A new Internet Draft has potentially far reaching consequences. It is from the Internet Architecture Board and is intended to influence the work of the IETF that “decides” on the protocols etc the Internet runs on.
The key segment is:
Many who participate in the IETF are most comfortable making what we believe to be purely technical decisions; our process is defined to favor technical merit, through our well-known mantra of “rough consensus and running code.”
Nevertheless, the running code that results from our process (when things work well) inevitably has an impact beyond technical considerations, because the underlying decisions afford some uses while discouraging others; while we believe we are making purely technical decisions, in reality, we are defining what is possible on the Internet itself.
This impact has become significant. As the Internet increasingly mediates essential functions in societies, it has unavoidably become profoundly political; it has helped people overthrow governments and revolutionize social orders, control populations, collect data about individuals, and reveal secrets. It has created wealth for some individuals and companies while destroying others’.
All of this raises the question: Who do we go through the pain of gathering rough consensus and writing running code for?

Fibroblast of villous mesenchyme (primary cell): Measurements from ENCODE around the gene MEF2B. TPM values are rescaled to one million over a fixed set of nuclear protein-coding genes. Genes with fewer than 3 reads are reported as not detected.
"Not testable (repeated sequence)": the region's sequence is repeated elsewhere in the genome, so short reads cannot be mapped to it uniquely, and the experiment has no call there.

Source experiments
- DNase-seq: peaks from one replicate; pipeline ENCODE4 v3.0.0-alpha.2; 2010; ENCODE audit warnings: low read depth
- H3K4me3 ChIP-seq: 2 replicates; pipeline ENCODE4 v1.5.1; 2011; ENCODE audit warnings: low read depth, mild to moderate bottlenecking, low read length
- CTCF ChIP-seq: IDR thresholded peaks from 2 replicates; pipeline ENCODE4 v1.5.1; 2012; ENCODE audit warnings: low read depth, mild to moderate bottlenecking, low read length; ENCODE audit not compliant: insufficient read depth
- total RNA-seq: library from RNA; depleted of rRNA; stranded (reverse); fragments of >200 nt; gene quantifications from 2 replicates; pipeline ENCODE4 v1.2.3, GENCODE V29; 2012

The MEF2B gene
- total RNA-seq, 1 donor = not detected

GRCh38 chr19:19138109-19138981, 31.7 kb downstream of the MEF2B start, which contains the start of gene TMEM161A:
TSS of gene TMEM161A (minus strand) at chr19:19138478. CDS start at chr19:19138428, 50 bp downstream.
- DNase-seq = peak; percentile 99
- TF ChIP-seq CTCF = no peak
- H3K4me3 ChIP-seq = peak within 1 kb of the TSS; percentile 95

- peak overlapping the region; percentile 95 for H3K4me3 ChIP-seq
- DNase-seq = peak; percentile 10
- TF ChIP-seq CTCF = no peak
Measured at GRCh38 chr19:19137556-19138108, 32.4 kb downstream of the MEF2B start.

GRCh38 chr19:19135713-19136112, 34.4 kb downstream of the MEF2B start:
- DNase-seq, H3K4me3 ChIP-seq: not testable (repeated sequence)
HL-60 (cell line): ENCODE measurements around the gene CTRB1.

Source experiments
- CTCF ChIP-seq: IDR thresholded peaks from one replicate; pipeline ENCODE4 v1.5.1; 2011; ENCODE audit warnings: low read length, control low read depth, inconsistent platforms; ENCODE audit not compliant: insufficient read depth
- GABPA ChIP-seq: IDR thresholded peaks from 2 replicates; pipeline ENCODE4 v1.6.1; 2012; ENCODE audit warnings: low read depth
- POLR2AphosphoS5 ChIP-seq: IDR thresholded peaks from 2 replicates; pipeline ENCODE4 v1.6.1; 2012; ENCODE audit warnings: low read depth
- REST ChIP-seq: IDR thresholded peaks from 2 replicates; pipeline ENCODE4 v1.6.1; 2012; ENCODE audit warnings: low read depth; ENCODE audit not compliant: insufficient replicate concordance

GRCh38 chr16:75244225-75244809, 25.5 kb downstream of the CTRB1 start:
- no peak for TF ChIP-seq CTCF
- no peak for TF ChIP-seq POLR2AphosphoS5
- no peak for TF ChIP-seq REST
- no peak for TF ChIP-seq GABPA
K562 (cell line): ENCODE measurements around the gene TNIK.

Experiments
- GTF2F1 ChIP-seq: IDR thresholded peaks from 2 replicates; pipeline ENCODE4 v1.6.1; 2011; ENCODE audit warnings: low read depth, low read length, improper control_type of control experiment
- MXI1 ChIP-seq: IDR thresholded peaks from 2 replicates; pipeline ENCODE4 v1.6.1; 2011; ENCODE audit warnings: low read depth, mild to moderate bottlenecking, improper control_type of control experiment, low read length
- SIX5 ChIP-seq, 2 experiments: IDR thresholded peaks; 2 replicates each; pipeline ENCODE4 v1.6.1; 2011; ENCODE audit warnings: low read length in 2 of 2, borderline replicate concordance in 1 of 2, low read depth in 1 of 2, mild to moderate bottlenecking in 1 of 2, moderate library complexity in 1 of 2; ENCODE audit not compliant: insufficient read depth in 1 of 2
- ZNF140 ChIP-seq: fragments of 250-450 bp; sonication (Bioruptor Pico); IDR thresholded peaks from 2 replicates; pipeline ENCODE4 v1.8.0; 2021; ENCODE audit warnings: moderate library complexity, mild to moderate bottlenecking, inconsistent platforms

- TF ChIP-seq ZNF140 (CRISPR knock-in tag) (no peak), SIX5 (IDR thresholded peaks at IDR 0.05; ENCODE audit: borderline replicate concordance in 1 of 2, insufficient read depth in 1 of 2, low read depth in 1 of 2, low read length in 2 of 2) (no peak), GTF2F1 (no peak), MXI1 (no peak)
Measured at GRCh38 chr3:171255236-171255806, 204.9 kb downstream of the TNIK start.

After all, there are a variety of identifiable parties in the broader Internet community that standards can provide benefit to, such as (but not limited to) end users, network operators, schools, equipment vendors, specification authors, specification implementers, content owners, governments, non-governmental organisations, social movements, employers, and parents.
Successful specifications will provide some benefit to all of the relevant parties because standards do not represent a zero-sum game. However, there are sometimes situations where there is a need to balance the benefits of a decision between two (or more) parties.
In these situations, when one of those parties is an “end user” of the Internet – for example, a person using a Web browser, mail client, or another agent that connects to the Internet – the Internet Architecture Board argues that the IETF should protect their interests over those of parties.
I look forward to seeing this draft adopted.